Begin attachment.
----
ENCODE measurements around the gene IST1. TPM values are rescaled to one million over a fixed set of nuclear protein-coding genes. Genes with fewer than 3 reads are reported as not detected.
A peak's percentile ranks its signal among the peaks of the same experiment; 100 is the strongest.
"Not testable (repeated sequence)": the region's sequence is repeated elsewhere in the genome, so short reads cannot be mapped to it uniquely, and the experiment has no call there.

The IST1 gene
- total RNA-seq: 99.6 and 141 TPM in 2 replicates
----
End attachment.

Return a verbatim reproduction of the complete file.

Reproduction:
ENCODE measurements around the gene IST1. TPM values are rescaled to one million over a fixed set of nuclear protein-coding genes. Genes with fewer than 3 reads are reported as not detected.
A peak's percentile ranks its signal among the peaks of the same experiment; 100 is the strongest.
"Not testable (repeated sequence)": the region's sequence is repeated elsewhere in the genome, so short reads cannot be mapped to it uniquely, and the experiment has no call there.

The IST1 gene
- total RNA-seq: 99.6 and 141 TPM in 2 replicates